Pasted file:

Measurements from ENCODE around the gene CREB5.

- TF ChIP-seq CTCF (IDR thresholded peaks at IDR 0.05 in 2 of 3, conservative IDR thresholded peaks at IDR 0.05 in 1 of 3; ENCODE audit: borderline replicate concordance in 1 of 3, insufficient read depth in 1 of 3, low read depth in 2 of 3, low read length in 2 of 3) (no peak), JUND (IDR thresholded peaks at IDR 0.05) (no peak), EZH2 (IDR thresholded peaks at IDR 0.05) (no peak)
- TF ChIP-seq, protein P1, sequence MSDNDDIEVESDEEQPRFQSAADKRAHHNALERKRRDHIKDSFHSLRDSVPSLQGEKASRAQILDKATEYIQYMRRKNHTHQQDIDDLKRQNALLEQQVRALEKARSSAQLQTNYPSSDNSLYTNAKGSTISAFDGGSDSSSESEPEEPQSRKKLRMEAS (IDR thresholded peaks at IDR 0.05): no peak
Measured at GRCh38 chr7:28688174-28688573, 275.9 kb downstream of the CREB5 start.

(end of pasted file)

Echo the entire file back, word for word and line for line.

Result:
Measurements from ENCODE around the gene CREB5.

- TF ChIP-seq CTCF (IDR thresholded peaks at IDR 0.05 in 2 of 3, conservative IDR thresholded peaks at IDR 0.05 in 1 of 3; ENCODE audit: borderline replicate concordance in 1 of 3, insufficient read depth in 1 of 3, low read depth in 2 of 3, low read length in 2 of 3) (no peak), JUND (IDR thresholded peaks at IDR 0.05) (no peak), EZH2 (IDR thresholded peaks at IDR 0.05) (no peak)
- TF ChIP-seq, protein P1, sequence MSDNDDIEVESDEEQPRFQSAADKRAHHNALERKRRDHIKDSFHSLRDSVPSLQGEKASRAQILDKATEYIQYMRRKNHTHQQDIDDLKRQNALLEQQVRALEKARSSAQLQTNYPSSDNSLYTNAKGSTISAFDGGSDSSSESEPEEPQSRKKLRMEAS (IDR thresholded peaks at IDR 0.05): no peak
Measured at GRCh38 chr7:28688174-28688573, 275.9 kb downstream of the CREB5 start.